Carbon nanotube optics poised to provide pathway to optical-based quantum cryptography and quantum computing: Researchers are exploring enhanced potential of carbon nanotubes for unique applications June 18th, 2018

Academic/Education

Powering the 21st Century with Integrated Photonics: UCSB-Led Team Selected for Demonstration of a Novel Waveguide Platform Which is Transparent Throughout the MWIR and LWIR Spectral Bands June 19th, 2018

SUNY Poly Professor Eric Lifshin Selected for ‘Fellow of the Microanalysis Society’ Position for Significant Contributions to Microanalysis June 13th, 2018

Grand Opening of UC Irvine Materials Research Institute (IMRI) to Spotlight JEOL Center for Nanoscale Solutions: Renowned Materials Scientists to Present at the 1st International Symposium on Advanced Microscopy and Spectroscopy (ISAMS) April 18th, 2018

Lifeboat Foundation funds flying 3D-printed classroom cubesats with Perlan II April 16th, 2018

Chip Technology

Carbon nanotube optics poised to provide pathway to optical-based quantum cryptography and quantum computing: Researchers are exploring enhanced potential of carbon nanotubes for unique applications June 18th, 2018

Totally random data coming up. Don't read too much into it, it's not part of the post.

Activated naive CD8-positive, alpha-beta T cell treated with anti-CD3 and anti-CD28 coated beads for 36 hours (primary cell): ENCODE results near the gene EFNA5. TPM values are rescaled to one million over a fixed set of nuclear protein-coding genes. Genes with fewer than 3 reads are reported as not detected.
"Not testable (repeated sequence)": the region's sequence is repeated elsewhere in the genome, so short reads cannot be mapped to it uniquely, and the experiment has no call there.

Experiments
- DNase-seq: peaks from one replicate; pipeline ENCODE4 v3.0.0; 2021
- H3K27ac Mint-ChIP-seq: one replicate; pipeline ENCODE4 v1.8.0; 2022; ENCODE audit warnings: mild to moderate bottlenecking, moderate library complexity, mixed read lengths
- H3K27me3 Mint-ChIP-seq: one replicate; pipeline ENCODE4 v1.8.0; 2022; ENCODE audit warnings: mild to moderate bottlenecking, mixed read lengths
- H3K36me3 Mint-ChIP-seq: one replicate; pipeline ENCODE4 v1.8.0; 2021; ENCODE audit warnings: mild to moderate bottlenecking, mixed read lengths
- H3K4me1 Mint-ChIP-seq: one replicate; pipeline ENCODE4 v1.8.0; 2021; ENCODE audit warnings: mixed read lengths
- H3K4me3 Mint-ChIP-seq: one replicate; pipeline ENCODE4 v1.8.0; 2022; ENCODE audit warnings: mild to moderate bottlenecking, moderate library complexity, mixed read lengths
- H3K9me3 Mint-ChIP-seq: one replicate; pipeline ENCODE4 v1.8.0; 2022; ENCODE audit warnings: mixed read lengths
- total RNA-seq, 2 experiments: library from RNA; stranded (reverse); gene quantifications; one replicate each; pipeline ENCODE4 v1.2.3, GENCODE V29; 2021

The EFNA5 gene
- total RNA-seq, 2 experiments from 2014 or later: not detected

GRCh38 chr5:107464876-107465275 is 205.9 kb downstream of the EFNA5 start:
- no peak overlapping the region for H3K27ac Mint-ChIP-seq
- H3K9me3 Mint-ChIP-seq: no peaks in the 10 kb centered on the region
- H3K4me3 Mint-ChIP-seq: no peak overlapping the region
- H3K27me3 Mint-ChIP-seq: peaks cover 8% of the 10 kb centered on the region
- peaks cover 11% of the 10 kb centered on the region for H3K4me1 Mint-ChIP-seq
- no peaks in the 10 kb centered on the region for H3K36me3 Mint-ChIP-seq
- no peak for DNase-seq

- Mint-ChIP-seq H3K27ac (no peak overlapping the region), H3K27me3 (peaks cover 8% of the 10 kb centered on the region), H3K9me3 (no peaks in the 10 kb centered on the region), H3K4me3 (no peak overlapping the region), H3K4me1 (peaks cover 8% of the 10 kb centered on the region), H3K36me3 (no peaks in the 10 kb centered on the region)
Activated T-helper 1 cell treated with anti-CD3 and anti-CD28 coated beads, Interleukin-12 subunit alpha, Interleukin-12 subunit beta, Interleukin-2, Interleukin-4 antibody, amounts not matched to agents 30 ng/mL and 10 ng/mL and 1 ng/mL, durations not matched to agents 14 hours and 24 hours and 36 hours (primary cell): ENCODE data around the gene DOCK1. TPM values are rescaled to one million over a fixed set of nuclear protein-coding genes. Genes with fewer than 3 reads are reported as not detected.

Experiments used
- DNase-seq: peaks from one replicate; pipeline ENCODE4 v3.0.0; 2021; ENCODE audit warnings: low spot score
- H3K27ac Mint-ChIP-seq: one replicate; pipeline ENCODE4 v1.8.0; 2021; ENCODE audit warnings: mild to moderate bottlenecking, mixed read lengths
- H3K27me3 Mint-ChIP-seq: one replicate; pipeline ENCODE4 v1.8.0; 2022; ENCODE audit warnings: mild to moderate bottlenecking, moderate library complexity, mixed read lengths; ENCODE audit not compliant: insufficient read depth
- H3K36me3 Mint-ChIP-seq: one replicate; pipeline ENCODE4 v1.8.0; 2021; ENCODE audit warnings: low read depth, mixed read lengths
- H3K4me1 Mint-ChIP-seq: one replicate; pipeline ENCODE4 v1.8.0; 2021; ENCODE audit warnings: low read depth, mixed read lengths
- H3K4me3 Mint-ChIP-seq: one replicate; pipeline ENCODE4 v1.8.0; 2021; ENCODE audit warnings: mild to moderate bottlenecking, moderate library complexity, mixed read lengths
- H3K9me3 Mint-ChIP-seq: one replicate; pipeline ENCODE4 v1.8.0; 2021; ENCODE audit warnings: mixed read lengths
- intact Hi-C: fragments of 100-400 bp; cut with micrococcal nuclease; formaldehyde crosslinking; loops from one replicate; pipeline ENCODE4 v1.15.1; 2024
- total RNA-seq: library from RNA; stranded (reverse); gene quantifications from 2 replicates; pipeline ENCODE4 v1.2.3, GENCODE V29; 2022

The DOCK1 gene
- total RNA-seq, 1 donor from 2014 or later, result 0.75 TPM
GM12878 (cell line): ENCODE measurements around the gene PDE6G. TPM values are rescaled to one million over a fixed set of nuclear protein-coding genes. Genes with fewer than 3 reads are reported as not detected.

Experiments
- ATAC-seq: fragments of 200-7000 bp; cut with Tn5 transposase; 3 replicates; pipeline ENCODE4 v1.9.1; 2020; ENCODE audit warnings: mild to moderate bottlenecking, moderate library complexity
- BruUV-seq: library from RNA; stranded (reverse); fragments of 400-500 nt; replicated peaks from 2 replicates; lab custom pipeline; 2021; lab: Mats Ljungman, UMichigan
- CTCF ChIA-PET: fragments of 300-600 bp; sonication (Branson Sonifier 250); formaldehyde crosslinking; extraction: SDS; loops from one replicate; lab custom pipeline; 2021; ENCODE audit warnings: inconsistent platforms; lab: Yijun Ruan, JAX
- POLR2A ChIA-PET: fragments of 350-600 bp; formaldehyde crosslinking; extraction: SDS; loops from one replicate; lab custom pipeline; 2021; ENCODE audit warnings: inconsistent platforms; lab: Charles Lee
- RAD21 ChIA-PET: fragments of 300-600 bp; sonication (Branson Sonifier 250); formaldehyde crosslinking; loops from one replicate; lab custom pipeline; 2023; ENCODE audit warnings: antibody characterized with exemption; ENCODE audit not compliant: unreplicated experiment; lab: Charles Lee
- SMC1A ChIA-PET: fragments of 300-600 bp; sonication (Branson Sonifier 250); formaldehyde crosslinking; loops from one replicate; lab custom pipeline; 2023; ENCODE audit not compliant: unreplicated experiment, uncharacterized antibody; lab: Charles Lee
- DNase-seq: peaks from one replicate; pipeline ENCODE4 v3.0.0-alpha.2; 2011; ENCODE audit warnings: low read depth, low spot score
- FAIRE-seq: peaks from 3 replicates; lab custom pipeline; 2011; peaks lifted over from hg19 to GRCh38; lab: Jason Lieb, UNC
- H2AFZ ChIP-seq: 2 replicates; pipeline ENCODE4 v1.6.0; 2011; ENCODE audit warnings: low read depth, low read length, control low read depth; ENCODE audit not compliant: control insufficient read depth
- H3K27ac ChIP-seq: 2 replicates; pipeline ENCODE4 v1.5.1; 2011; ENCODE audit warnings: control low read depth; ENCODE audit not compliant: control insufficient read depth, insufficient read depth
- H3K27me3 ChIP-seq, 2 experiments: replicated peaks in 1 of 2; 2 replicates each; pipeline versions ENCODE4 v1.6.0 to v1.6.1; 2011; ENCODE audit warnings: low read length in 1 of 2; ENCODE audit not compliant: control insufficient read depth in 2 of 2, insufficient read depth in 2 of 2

Making quantum puddles: Physicists discover how to create the thinnest liquid films ever June 13th, 2018

Leti Presenting Strategic Vision and Hosting a Workshop at SEMICON West: “From Electrons to Photons” Leti Workshop and CEO Media Briefing Set for Tuesday, July 10 in W Hotel, San Francisco June 12th, 2018

Nanometrics Updates Time of Webcast at Stifel 2018 Cross Sector Insight Conference June 12th, 2018

Nanoelectronics

Leti Presenting Strategic Vision and Hosting a Workshop at SEMICON West: “From Electrons to Photons” Leti Workshop and CEO Media Briefing Set for Tuesday, July 10 in W Hotel, San Francisco June 12th, 2018

Quantum Interference May Be Key to Smaller Insulators: Breakthrough could jumpstart further miniaturization of transistors June 6th, 2018